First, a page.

|10 Jul 2022||Brian||John|
The last time we were at The Seven Springs was May 2019, well before Covid hit us in the December, when we had no inkling of the momentous changes that were about to affect us all.
Brian defied all expectations today by actually turning up to lay the hash trail, because no one had seen or heard from him for several months. In fact due to the very hot weather, some of us would have been quite relieved if he hadn’t turned up, because the Seven Springs pub was already open and serving a very tempting looking breakfast.
As we gathered in the carpark we were surprised how few hashers had made it up to Leckhampton – a shame because Brian had woken at 6.30 that morning to lay the trail in good time for everyone’s arrival!
And what a spectacular trail it was! Stunning views, bright sunshine and enough gentle cool breeze to take off the worst of the heat. The route was incredibly scenic, and with such clear skies, everything looked stunning. We weren’t the only ones out in the mid-day sun, because we met plenty of other walkers along the way.
I thought it was interesting how Brian’s flour dots are so saucer shaped and round, which must be due to the applicator he uses. I’ve often been criticised for my dots as they’re apparently more like dashes, which must be due to the 4 pint plastic milk container I use. Every hare seems to have their own ‘signature’ style which many of us could easily recognised and attribute to the particular individual. This leads to a potential opportunity for greater research into application and philosophy of trail laying, the decision process and the various styles the hares adopt. I’m sure a thesis is just waiting to be undertaken to study trail laying.
For those of you interested in a bit of geographical and historical background, Seven Springs is in Gloucestershire just south of Cheltenham. Seven Springs features in the long-running argument over the true source of the River Thames. In 2012 Coberley Parish Council posted a notice on site stating that “Seven Springs is certainly one of the sources of the River Thames and is held by many to be the ultimate source.” The notice adds that the site is the source of the River Churn, which flows into the Thames at Cricklade and, as its location is furthest from the mouth of the Thames, it adds some 14 miles to the length of the river flow. Furthermore, the springs at the site flow throughout the year, whereas those at the official source of Thames Head are only seasonal. The Churn/Thames may therefore be regarded as the longest natural river flow in the United Kingdom, beating its nearest rival, the River Severn by 9 miles (14.5 km), if stretches with a high degree of saltwater are taken as part of the river. If this is seen as correct, the Thames may be longer than the River Shannon (224 miles/360.5 km), making it the longest river in the British Isles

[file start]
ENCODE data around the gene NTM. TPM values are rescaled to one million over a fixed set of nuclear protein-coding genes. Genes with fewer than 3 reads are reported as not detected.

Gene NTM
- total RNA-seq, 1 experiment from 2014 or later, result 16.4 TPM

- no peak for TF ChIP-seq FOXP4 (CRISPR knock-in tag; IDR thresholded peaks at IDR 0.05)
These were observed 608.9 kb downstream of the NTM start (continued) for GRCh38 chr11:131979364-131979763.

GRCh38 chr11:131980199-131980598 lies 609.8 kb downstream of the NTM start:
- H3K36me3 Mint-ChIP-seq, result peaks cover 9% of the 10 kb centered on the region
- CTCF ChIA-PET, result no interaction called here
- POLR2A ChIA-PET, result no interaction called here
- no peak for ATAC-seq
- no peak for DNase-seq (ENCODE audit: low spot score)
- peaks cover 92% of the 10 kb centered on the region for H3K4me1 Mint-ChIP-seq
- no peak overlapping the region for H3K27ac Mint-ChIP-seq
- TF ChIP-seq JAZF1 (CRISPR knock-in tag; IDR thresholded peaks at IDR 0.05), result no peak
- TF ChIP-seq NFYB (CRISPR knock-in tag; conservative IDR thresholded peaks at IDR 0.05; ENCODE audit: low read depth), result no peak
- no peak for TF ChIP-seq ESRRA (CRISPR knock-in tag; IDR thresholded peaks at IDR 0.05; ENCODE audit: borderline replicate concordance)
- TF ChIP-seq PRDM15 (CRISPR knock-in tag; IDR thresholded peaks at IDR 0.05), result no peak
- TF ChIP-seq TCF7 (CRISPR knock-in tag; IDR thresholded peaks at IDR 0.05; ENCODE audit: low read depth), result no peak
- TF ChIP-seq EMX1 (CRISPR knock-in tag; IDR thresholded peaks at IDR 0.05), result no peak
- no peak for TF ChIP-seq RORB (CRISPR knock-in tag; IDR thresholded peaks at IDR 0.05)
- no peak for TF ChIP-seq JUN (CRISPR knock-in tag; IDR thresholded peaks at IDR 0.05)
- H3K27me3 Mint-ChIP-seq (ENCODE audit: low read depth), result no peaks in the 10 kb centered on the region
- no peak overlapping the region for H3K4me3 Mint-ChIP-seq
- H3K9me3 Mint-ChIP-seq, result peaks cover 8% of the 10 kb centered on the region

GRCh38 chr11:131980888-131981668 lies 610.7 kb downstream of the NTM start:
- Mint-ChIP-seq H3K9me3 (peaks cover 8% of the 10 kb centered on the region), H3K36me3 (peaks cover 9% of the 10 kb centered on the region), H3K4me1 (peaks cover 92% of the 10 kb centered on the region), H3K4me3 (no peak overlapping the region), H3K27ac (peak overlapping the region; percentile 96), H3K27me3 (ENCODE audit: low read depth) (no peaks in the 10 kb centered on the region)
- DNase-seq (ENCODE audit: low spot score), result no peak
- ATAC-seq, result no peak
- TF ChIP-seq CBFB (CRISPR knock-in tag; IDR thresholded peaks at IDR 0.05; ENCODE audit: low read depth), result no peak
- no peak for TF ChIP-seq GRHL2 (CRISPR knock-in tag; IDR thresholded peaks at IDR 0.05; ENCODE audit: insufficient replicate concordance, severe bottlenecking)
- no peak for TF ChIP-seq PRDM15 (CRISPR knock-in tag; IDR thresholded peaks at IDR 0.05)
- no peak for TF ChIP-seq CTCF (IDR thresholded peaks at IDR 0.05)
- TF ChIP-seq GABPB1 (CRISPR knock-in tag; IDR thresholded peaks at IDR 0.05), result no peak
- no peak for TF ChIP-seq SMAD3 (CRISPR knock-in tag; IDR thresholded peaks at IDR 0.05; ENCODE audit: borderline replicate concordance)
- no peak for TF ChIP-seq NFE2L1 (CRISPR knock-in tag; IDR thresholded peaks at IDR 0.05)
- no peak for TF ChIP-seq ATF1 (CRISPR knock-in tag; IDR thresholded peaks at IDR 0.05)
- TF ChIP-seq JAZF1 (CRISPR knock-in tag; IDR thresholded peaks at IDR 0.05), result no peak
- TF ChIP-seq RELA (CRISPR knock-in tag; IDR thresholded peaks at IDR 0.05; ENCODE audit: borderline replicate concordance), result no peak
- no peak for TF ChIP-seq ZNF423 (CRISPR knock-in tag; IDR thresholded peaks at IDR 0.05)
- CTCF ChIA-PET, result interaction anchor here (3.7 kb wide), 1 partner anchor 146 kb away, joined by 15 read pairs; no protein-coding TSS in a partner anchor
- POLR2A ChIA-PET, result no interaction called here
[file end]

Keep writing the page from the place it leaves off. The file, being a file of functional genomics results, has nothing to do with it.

Back at the pub we all enjoyed the convivial chat in the shady garden. I’m not sure what the collective noun for retired GOMs is (Pride / Flock / Rabble/ Overindulgence / or perhaps a Gommeration) but we certainly had a surfeit of them at the Leckhampton hash. We non-GOMs were outnumbered by them 4:5. Still it was good to see that so many of the old GOMs are still going strong despite their previous stressful time in office.
Margaret awarded the bags to Julie in recognition of her recent fine embroidery of the list of GOMs on this much treasured hash item. The horns were not available today, but will hopefully make a reappearance at the next hash.
Well done Brian for such a well laid trail, much enjoyed.
And Bon Voyage on your next sojourn in Germany.